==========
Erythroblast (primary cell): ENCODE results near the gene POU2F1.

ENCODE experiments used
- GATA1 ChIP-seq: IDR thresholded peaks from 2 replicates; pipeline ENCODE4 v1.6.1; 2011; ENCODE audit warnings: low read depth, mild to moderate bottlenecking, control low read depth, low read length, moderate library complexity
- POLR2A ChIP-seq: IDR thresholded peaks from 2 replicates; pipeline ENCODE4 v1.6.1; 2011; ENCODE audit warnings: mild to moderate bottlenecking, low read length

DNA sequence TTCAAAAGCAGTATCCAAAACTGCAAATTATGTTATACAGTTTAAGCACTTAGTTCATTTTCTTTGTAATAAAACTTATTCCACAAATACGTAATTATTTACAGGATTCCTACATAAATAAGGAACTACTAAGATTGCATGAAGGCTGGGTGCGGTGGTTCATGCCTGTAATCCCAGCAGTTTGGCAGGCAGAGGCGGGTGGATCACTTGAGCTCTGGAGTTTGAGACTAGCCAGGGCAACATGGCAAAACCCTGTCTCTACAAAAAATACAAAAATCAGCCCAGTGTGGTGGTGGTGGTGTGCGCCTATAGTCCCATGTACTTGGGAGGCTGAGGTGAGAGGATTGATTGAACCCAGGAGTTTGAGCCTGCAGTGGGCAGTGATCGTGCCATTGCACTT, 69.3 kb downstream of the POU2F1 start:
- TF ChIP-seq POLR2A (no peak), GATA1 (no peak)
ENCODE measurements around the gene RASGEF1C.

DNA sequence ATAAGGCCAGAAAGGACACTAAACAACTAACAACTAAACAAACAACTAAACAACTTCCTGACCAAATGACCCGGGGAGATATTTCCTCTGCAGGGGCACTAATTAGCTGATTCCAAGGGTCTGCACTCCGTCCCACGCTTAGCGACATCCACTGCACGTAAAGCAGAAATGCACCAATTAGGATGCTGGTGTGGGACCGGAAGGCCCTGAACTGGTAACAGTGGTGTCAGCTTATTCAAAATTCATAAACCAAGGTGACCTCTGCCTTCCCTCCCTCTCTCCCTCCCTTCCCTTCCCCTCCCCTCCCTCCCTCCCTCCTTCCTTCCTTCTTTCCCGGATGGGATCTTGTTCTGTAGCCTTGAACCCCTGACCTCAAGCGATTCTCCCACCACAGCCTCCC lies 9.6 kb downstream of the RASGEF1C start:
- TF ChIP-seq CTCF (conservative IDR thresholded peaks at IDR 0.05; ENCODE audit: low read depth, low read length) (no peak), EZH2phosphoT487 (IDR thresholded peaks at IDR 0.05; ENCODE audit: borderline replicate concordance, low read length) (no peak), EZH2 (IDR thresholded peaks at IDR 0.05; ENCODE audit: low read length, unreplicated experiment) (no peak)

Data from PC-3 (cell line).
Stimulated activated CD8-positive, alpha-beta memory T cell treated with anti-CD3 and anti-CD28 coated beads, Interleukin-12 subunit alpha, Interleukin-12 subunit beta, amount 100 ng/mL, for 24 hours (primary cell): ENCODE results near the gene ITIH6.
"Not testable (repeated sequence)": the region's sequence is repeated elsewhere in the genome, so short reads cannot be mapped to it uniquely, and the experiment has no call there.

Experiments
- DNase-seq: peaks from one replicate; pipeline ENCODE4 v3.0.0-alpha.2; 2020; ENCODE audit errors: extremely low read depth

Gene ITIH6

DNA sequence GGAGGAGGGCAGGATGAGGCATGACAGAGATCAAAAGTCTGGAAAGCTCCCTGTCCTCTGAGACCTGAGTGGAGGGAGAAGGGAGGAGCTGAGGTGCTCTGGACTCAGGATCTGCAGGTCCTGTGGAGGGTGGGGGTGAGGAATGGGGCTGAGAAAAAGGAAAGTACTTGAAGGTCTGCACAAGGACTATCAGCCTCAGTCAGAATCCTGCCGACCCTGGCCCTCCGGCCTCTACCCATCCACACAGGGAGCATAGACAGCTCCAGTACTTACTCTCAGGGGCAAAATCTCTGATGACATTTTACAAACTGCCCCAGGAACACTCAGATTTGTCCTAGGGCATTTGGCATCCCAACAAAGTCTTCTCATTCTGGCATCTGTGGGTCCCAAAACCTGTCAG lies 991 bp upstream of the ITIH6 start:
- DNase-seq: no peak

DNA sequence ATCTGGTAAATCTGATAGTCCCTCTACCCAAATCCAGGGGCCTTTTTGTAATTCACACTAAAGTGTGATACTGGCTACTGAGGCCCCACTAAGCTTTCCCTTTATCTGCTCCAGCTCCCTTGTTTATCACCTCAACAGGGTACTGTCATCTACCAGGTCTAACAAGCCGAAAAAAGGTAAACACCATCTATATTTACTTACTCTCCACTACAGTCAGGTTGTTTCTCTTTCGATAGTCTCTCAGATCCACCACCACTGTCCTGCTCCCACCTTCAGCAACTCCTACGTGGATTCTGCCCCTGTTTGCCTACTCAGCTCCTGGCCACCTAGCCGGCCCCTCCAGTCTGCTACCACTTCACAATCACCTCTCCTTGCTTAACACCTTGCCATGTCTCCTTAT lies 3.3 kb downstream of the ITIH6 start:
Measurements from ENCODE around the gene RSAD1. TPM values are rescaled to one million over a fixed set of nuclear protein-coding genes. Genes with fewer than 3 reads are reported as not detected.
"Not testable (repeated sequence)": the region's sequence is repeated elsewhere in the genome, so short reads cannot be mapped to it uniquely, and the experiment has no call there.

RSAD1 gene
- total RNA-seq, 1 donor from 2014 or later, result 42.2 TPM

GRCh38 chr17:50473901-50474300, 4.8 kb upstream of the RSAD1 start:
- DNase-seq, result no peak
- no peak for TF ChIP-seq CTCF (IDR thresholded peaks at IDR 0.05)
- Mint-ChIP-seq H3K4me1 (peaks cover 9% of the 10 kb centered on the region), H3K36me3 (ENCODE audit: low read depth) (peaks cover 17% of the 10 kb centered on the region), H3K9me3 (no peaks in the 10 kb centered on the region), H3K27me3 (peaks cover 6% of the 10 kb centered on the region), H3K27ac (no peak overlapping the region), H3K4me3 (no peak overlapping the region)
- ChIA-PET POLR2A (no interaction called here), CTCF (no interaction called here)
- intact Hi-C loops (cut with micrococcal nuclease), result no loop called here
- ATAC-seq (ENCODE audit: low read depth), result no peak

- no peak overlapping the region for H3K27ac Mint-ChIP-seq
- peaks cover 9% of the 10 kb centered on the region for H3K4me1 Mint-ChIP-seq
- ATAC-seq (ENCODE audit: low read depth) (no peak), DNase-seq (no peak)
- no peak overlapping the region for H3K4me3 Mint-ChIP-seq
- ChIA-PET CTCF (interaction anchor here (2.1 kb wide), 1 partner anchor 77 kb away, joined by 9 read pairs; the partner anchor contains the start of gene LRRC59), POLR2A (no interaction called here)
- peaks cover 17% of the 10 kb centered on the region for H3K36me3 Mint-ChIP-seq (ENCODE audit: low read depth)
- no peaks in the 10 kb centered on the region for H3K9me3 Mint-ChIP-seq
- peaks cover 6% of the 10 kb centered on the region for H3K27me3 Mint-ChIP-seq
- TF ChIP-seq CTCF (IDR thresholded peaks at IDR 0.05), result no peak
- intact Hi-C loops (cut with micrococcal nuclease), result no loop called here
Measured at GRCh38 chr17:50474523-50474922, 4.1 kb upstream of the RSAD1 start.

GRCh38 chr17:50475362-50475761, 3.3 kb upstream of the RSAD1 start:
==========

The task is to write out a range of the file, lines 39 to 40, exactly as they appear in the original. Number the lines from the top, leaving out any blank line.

- intact Hi-C loops (cut with micrococcal nuclease), result no loop called here
Measured at GRCh38 chr17:50474523-50474922, 4.1 kb upstream of the RSAD1 start.